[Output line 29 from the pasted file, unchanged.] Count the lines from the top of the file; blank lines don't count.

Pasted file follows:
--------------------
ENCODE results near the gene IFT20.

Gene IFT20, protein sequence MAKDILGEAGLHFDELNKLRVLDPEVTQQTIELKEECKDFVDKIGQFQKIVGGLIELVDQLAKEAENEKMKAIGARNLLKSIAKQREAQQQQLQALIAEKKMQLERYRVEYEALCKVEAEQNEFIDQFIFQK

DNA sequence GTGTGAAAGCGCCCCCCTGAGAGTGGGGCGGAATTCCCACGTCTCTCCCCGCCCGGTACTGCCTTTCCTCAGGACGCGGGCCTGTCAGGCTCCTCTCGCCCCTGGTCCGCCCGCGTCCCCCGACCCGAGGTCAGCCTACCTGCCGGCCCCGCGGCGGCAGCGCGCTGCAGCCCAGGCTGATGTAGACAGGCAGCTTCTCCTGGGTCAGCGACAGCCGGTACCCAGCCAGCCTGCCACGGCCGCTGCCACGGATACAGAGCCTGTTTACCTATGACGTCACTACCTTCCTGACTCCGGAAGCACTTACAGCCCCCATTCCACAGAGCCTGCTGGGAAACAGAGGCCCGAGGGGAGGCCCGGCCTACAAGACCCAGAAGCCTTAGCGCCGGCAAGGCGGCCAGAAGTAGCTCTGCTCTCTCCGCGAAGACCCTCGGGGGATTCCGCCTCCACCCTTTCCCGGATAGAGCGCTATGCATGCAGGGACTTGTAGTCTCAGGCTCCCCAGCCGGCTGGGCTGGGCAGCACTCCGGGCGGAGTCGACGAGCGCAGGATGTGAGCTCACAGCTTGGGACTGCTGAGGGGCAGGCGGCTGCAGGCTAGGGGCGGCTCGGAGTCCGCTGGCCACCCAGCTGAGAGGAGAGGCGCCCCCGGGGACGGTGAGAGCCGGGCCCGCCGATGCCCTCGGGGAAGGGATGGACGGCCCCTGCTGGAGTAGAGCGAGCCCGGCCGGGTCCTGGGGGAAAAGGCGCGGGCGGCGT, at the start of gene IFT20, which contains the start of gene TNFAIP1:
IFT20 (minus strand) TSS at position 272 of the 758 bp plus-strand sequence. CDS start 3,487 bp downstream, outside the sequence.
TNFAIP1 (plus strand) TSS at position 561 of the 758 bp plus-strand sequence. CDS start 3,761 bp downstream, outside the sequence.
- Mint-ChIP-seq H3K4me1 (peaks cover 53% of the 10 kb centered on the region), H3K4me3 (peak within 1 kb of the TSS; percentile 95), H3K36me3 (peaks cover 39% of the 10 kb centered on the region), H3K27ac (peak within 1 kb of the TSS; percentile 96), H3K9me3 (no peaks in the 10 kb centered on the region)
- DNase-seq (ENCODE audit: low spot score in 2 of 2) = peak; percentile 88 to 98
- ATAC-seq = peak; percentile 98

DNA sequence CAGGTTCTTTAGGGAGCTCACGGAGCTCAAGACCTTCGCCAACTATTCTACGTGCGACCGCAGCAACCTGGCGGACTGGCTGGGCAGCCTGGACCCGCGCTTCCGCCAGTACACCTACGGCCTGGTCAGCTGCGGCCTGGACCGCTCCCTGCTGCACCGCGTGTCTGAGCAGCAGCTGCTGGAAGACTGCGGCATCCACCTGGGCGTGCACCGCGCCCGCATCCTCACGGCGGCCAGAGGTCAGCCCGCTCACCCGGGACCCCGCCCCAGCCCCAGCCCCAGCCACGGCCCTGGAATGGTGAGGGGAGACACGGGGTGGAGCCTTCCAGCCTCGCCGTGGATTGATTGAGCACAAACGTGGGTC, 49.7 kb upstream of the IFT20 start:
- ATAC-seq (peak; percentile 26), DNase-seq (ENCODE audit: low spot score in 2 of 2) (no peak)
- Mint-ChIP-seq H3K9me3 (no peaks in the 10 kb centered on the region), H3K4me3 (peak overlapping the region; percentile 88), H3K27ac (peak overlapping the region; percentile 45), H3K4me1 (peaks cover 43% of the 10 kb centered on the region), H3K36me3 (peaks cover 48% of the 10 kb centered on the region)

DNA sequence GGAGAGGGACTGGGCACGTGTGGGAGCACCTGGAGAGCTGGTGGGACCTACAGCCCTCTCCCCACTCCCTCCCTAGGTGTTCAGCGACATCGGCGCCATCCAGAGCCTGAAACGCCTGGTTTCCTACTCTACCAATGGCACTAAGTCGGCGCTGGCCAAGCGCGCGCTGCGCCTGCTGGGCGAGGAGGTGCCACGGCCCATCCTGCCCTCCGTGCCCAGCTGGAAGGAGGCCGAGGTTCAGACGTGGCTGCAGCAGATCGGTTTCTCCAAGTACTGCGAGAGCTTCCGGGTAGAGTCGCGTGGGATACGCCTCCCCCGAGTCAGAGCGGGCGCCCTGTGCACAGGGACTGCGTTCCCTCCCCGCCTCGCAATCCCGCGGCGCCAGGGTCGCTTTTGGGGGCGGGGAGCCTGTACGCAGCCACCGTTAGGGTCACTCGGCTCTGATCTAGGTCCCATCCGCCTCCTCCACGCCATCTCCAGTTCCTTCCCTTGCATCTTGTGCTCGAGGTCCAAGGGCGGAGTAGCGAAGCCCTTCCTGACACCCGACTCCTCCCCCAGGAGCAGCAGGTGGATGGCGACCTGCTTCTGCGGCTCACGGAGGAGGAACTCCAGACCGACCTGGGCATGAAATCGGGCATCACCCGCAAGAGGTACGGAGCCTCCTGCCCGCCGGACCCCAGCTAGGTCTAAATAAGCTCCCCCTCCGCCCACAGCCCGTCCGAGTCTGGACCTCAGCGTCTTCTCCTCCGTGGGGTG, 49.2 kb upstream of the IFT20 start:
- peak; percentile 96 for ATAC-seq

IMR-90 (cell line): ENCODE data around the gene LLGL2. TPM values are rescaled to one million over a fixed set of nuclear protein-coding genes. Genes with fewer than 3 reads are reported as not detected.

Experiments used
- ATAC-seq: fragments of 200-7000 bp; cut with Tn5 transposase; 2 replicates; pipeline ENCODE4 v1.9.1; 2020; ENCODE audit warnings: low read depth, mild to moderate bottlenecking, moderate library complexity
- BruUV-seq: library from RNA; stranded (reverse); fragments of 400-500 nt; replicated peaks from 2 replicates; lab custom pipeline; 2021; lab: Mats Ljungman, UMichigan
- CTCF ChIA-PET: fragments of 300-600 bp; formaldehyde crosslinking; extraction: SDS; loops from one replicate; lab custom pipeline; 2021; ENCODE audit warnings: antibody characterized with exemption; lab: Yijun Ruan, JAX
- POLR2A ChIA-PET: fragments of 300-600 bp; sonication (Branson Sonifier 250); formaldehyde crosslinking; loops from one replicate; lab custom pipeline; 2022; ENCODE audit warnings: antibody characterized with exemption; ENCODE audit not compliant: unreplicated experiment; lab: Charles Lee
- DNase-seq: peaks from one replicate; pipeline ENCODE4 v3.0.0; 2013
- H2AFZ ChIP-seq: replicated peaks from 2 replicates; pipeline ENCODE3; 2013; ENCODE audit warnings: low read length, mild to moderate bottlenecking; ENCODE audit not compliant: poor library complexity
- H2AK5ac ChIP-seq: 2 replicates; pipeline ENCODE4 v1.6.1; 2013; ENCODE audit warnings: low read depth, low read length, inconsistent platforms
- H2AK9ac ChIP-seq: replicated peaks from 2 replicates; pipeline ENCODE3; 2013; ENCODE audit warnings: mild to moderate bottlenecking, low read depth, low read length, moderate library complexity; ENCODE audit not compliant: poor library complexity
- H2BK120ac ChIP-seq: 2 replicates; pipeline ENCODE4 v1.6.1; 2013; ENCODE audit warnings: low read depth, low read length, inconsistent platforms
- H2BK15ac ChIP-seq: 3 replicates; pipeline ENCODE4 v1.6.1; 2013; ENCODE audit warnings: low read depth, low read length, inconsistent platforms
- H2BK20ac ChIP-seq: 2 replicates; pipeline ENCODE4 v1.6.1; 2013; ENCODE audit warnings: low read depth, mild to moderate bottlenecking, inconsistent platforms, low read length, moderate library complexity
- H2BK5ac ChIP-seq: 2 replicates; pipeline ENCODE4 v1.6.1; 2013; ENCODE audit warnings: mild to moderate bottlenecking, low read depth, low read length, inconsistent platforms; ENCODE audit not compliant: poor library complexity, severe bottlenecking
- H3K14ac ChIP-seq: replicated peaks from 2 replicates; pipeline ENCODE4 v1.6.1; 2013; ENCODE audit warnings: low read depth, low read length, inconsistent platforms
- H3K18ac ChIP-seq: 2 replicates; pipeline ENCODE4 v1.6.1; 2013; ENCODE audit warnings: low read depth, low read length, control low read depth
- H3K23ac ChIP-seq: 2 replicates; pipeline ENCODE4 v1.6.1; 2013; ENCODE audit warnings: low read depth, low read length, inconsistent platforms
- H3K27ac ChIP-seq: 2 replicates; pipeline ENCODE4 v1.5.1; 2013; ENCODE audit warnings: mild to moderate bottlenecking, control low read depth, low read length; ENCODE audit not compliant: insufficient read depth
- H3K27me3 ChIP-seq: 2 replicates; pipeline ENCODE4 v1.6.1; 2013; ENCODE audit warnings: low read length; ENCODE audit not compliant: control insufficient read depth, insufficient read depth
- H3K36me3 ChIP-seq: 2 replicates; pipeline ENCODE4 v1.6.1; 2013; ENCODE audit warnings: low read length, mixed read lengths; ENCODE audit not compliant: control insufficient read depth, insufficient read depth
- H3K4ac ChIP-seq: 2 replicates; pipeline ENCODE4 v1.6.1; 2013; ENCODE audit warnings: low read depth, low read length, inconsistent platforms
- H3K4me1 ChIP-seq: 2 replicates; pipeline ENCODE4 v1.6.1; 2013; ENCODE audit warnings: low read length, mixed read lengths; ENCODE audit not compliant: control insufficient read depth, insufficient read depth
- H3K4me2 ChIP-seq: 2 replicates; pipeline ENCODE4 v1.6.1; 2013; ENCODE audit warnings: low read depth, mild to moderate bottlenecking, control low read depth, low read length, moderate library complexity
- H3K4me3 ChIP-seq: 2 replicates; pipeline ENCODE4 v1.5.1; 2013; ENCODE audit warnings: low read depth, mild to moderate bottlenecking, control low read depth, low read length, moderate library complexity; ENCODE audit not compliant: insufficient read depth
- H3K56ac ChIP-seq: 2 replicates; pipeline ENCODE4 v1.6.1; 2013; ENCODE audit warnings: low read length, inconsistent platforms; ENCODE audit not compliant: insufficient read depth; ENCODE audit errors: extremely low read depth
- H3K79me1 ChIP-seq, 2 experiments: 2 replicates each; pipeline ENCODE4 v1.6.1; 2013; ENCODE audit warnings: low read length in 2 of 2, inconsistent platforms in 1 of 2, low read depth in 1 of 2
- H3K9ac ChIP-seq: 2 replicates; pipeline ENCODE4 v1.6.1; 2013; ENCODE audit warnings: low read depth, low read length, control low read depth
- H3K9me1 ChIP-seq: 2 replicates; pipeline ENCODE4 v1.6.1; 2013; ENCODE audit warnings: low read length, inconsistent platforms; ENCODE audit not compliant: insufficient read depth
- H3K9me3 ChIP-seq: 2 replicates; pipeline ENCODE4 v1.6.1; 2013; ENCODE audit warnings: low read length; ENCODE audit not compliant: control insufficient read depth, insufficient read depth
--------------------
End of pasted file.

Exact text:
- H3K18ac ChIP-seq: 2 replicates; pipeline ENCODE4 v1.6.1; 2013; ENCODE audit warnings: low read depth, low read length, control low read depth